Kin Groups and Descent. The nuclear family was the basic unit of Kanak society. The family was incorporated into an extended family (usually three generations deep), lineage, and clan that did not represent territorial groups but rather successively larger patrilineal units sharing the same rites and symbols and the same marriage customs. Extended families were assembled into wider groups of affiliation by reference to a common place (homestead mound) of origin. Genealogy was spatially manifested by routes marked by a succession of occupied sites or mounds, and within each clan the lineages were positioned hierarchically according to the antiquity of their first residence in the genealogical itinerary. During the colonial period, clans were arbitrarily associated with a territory so that previously social groupings became geographic groupings on reserves.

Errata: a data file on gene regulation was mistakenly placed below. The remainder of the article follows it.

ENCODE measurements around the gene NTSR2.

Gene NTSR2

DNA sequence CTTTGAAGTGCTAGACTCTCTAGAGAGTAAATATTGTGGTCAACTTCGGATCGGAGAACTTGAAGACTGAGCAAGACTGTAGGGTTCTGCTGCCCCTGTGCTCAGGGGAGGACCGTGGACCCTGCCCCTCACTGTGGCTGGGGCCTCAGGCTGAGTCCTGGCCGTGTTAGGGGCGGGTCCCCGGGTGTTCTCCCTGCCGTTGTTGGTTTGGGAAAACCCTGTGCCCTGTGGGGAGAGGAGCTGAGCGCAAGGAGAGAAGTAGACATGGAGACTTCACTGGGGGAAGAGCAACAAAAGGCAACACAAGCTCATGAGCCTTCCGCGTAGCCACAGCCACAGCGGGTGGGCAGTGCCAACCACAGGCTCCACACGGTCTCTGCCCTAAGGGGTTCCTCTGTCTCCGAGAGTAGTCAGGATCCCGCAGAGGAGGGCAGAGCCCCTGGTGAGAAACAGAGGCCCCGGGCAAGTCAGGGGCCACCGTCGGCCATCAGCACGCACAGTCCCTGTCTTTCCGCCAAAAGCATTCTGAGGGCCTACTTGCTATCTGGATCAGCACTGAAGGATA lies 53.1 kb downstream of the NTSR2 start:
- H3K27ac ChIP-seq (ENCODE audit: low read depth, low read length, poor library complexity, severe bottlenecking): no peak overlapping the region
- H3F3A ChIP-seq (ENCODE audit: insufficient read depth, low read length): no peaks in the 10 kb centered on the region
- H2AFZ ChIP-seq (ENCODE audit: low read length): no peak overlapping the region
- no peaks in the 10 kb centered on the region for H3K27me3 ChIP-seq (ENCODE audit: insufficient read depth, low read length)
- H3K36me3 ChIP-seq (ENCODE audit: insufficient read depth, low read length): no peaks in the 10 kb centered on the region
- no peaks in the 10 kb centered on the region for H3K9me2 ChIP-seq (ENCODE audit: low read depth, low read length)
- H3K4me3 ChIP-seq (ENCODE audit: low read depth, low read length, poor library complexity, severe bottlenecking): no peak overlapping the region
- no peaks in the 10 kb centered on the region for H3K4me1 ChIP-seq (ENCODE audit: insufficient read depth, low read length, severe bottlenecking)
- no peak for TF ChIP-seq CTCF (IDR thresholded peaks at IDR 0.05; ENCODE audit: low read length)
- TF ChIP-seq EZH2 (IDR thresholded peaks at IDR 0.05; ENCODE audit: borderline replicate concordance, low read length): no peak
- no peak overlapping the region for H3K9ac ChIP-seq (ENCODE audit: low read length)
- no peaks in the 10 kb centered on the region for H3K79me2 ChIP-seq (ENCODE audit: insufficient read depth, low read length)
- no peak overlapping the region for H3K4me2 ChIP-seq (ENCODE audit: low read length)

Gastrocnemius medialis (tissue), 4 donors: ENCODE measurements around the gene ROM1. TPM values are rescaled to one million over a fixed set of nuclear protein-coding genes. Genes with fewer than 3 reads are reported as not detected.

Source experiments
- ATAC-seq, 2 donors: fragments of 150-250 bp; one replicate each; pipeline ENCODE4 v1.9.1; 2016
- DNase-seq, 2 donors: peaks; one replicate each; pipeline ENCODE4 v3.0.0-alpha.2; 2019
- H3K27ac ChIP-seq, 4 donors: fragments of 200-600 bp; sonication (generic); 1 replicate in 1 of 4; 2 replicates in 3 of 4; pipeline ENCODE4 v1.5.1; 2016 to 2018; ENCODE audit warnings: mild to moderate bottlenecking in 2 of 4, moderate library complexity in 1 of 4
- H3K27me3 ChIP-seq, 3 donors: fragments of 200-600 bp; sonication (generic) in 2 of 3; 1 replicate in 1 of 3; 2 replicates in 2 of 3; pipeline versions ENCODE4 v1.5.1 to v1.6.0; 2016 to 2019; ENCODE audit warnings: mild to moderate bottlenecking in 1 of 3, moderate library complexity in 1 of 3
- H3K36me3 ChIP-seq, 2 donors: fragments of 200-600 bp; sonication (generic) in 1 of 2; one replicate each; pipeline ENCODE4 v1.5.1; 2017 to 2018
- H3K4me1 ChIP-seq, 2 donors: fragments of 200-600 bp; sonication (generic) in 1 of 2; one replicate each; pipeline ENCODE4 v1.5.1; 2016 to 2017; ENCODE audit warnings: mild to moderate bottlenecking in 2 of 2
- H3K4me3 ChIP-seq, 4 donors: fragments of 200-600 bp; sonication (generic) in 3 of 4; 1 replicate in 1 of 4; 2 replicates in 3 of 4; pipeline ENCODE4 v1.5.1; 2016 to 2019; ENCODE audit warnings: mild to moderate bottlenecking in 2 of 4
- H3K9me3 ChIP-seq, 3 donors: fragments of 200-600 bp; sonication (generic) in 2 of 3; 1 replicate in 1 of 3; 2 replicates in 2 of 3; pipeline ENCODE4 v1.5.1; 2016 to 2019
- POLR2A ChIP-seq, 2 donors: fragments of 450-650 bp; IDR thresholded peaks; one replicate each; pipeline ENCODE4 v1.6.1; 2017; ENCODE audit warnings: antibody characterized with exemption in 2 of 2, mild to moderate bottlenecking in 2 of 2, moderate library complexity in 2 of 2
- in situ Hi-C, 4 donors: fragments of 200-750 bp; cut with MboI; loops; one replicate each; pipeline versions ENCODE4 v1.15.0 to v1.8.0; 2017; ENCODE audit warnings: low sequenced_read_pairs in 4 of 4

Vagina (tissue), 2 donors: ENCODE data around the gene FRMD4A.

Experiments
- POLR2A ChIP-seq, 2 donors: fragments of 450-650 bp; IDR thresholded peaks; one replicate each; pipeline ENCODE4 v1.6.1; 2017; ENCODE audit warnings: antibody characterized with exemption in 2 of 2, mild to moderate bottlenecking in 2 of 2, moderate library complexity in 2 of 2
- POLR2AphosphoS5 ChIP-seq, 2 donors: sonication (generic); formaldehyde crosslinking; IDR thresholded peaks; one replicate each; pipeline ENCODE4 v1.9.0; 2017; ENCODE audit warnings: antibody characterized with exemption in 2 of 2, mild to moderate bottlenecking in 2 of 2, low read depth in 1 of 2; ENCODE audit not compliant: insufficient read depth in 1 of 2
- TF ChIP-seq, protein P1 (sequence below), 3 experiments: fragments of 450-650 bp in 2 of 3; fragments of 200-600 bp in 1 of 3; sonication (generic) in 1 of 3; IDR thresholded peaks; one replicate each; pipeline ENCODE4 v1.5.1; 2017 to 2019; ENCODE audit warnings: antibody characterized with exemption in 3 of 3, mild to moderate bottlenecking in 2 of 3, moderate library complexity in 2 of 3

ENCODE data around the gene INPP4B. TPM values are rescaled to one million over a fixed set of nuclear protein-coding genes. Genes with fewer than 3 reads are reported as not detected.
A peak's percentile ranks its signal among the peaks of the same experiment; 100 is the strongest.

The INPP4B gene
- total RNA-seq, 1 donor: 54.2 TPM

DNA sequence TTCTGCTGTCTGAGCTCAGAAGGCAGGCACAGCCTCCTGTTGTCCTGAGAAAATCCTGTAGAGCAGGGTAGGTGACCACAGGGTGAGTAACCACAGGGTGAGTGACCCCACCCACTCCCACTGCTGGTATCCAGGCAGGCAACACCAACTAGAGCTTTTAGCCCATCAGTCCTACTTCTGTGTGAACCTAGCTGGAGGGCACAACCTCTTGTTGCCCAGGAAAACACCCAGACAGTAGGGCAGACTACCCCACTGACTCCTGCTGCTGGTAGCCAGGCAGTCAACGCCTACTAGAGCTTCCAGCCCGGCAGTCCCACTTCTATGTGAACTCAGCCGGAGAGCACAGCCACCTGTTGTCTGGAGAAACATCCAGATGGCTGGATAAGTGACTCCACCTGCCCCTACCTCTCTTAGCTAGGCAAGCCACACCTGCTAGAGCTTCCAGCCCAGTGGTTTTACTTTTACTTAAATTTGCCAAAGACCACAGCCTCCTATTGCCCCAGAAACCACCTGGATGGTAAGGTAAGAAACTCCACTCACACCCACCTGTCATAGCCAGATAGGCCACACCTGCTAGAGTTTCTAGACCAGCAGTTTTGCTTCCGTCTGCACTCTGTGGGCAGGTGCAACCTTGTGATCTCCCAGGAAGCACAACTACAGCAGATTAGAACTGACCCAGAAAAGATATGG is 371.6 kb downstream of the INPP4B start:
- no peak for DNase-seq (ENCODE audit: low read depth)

Kinship Terminology. On La Grande Terre there were at least two distinct kinship systems. In the first system, in Hienghène, Balade, Pouebo, and Voh, all sisters and female cross and parallel cousins were called by the same term. The unique attribute of this system was its asymmetry, as a father's sister's husband was called maternal uncle even though his wife (father's sister) was called mother. In the second system, a distinction was made between consanguines and affines, that is, between sisters and female cross and parallel cousins.